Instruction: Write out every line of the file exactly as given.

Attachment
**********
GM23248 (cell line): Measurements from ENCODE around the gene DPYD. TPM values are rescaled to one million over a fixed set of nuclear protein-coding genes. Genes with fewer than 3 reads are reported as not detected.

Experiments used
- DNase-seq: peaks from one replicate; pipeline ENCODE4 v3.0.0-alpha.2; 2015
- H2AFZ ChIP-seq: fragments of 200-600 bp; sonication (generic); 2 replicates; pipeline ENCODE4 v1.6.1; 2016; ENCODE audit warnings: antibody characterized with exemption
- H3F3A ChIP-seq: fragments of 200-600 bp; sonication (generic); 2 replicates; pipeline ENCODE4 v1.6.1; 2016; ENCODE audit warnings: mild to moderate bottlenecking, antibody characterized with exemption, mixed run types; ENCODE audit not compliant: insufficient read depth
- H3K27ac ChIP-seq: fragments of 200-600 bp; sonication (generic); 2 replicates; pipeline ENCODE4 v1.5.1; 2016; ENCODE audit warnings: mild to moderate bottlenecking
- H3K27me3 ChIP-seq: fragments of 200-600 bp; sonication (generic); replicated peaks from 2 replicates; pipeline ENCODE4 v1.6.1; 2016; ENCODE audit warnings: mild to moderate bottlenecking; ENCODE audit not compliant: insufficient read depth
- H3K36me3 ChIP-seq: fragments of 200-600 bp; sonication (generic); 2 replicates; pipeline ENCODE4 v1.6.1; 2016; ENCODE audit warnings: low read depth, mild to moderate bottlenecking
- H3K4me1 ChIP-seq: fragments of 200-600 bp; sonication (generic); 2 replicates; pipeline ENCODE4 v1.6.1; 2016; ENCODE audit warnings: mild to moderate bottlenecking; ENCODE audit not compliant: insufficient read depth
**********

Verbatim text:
GM23248 (cell line): Measurements from ENCODE around the gene DPYD. TPM values are rescaled to one million over a fixed set of nuclear protein-coding genes. Genes with fewer than 3 reads are reported as not detected.

Experiments used
- DNase-seq: peaks from one replicate; pipeline ENCODE4 v3.0.0-alpha.2; 2015
- H2AFZ ChIP-seq: fragments of 200-600 bp; sonication (generic); 2 replicates; pipeline ENCODE4 v1.6.1; 2016; ENCODE audit warnings: antibody characterized with exemption
- H3F3A ChIP-seq: fragments of 200-600 bp; sonication (generic); 2 replicates; pipeline ENCODE4 v1.6.1; 2016; ENCODE audit warnings: mild to moderate bottlenecking, antibody characterized with exemption, mixed run types; ENCODE audit not compliant: insufficient read depth
- H3K27ac ChIP-seq: fragments of 200-600 bp; sonication (generic); 2 replicates; pipeline ENCODE4 v1.5.1; 2016; ENCODE audit warnings: mild to moderate bottlenecking
- H3K27me3 ChIP-seq: fragments of 200-600 bp; sonication (generic); replicated peaks from 2 replicates; pipeline ENCODE4 v1.6.1; 2016; ENCODE audit warnings: mild to moderate bottlenecking; ENCODE audit not compliant: insufficient read depth
- H3K36me3 ChIP-seq: fragments of 200-600 bp; sonication (generic); 2 replicates; pipeline ENCODE4 v1.6.1; 2016; ENCODE audit warnings: low read depth, mild to moderate bottlenecking
- H3K4me1 ChIP-seq: fragments of 200-600 bp; sonication (generic); 2 replicates; pipeline ENCODE4 v1.6.1; 2016; ENCODE audit warnings: mild to moderate bottlenecking; ENCODE audit not compliant: insufficient read depth